I do a radio show about small farms,acreages and the rural lifestyle.  I often search out guests for the show and I came across the BLOG/Site, Your Organic Gardening.  Seemed like a natural!  After all we talk about this topic with experts from all over the country.   So I click into the "Contact Us" page for Your Organic Gardening.  You can go there is the link.

Notice the...(gulp) form?  I mean we're talking organic gardening...not Intercontinental Ballistic Missiles for cryin' out loud!  

The bottom line is this (Polly...forgive me it's just that yours was the most recent example.) Take a hard look at how you communicate with visitors to your site.  If you are putting information "out there" you might want the feed back?    Asking your "guest" to fill out a form to be able to "Contact Us" is....old school?     Please stop it.  Please...  I'm begging you.

Quick side note:  I did fill out this "Contact Us" form but in the Twitter exchange we had later...Polly told me they never got...  And, nope, I don't think she wants to be on the show...she told me she isn't into the "Rural Lifestyle".


Michael P. Libbie - Insight Advertising, Marketing & Communications where we just want to get along...

Does Radio Have A Future?

I love radio.  It is where I got my start in advertising and marketing.  But, radio is failing our society in the same way Wall Street has...we're talkin' greed and it pains me to write Radio Mic small this.

Here in the "hometown" of our advertising agency there are roughly 19 radio signals.  Less than four are locally owned.  And, these tend to be marginally commercial.  That leaves the bulk of Des Moines radio being owned by three outside radio groups with headquarters and management "out there".  And the programming proves it.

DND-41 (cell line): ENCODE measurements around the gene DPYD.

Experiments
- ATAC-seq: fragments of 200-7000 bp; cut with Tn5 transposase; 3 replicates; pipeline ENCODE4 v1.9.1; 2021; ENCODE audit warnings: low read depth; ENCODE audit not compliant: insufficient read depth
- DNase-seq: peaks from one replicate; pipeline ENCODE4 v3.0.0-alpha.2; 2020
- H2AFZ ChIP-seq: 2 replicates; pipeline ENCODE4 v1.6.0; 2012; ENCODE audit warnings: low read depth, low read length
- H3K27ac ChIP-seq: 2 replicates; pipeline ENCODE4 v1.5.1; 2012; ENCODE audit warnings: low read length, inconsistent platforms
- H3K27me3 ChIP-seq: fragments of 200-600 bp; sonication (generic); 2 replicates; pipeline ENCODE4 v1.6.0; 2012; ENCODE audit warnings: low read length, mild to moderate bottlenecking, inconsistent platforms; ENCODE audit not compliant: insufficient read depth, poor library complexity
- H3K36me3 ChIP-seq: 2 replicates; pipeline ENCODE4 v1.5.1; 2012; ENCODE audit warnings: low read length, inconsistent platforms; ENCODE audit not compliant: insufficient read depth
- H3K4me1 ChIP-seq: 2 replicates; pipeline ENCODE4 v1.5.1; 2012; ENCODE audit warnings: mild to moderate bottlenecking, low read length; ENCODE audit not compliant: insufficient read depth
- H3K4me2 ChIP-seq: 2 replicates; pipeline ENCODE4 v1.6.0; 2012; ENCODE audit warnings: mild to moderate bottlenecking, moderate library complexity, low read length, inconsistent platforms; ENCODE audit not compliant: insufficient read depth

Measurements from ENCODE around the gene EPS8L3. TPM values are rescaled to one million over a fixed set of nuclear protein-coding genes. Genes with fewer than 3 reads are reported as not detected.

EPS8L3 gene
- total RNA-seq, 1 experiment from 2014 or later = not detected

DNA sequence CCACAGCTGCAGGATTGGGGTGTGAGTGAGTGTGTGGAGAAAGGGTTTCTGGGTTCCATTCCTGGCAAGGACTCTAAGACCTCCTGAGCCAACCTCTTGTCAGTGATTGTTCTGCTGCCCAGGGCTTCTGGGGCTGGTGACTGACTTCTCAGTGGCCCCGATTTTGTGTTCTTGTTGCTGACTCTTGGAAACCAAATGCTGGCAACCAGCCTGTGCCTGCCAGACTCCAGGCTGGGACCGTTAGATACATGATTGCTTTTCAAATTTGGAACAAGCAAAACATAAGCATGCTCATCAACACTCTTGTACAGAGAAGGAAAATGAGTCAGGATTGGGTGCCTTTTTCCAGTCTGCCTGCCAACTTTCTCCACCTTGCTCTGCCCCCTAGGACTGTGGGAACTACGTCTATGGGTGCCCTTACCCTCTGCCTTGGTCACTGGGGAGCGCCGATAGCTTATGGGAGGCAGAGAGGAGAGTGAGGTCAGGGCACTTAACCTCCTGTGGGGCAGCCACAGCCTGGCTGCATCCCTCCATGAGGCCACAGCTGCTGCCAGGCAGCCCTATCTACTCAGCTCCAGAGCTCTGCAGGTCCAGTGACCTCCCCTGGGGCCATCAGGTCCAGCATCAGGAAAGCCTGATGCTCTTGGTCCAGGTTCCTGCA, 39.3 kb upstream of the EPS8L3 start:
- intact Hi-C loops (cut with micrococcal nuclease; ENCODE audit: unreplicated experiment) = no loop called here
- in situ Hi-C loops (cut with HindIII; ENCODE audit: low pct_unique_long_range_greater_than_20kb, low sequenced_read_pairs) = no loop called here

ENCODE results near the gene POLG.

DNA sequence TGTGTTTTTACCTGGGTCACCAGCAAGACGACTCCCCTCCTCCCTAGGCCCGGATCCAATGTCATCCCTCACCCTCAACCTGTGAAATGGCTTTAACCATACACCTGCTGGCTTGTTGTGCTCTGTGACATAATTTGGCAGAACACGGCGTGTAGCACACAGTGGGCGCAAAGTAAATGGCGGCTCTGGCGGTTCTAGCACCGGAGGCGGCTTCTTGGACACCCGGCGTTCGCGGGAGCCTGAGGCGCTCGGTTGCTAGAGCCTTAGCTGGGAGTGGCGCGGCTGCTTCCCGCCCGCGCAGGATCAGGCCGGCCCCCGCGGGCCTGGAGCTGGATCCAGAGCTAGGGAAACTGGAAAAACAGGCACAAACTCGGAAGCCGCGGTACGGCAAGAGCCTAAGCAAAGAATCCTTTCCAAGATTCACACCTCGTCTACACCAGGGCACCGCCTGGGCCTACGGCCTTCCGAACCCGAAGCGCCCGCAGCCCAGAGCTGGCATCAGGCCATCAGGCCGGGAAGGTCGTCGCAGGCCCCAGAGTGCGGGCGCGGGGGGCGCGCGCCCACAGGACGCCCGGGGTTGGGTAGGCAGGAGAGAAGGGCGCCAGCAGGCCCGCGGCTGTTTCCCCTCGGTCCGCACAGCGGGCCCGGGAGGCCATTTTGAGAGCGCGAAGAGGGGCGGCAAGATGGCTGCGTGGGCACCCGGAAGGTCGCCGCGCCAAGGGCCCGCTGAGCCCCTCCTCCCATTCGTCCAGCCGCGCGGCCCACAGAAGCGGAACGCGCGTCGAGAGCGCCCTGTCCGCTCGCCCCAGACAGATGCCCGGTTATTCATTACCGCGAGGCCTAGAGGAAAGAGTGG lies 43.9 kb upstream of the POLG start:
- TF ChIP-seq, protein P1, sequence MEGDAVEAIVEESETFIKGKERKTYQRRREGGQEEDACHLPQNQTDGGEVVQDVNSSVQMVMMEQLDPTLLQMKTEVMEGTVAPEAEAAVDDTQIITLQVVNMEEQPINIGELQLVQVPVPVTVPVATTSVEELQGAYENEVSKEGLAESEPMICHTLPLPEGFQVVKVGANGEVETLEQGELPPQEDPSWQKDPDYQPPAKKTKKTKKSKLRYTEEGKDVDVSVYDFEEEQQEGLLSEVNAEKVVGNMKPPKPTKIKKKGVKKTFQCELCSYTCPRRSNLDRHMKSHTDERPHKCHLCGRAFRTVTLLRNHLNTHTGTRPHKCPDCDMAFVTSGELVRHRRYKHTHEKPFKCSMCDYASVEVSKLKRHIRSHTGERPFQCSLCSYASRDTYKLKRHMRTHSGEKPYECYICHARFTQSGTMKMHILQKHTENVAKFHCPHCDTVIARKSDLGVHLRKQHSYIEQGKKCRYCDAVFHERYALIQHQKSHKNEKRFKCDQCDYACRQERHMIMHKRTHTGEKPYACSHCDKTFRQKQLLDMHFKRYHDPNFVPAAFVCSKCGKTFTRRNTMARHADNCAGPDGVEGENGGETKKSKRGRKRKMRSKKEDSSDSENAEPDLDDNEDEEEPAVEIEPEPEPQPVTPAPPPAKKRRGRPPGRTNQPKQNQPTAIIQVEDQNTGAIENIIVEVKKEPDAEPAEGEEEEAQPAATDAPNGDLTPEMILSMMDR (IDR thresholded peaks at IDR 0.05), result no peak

Back in the day, radio (and all of broadcast media) was required to "serve the public interest in their city of license".  The spirit of that regulation has largely been gutted and so we have "news stations" that offers opinion in the guise of "news" (with zero local news)  and "public interest" activities take on a "pay to play" role.  Every moment is monetized.  Local "stars" are replaced on a whim with "voice tracks". 

How can this be?  Maybe because the owner is not involved...

A bean counter in an office in a city where it's warm in February looks at  revenues and makes decisions that effect thousands of local folks.  Why is it this way?

There is no way a signal in Des Moines, Iowa that captures 15,000 listeners a week can sell for $15 million dollars.  It does not cash flow.  Period.  But if you look around you realize signals have been selling on the "multiples" for years.  The scam works like this:  The outside corporation buys a signal many times it's billing,  holds it for a few years and then sells it again "on the multiple" to another corporation that will then try it to sell it to somebody else.  There are stations in this market that have been through this four or five times in fifteen years.  That's how a radio station that bills a million dollars (not many) a year can sell for 15 million.  It is a "house of cards" and it is that culture of corporate greed that is bringing broadcasting to it's collective knees.

Meanwhile advertisers are asked to pony up more advertising dollars...for less.  "Local stations" find themselves serving their "master corporation" rather than the "public interest". 

Will it change?  Perhaps new technology will force the issue, perhaps advertisers will become more savvy buyers, perhaps the public will demand some attention.  In the meantime...

Michael P. Libbie - Insight Advertising, Marketing & Communications - Where we still buy radio for our clients...but carefully.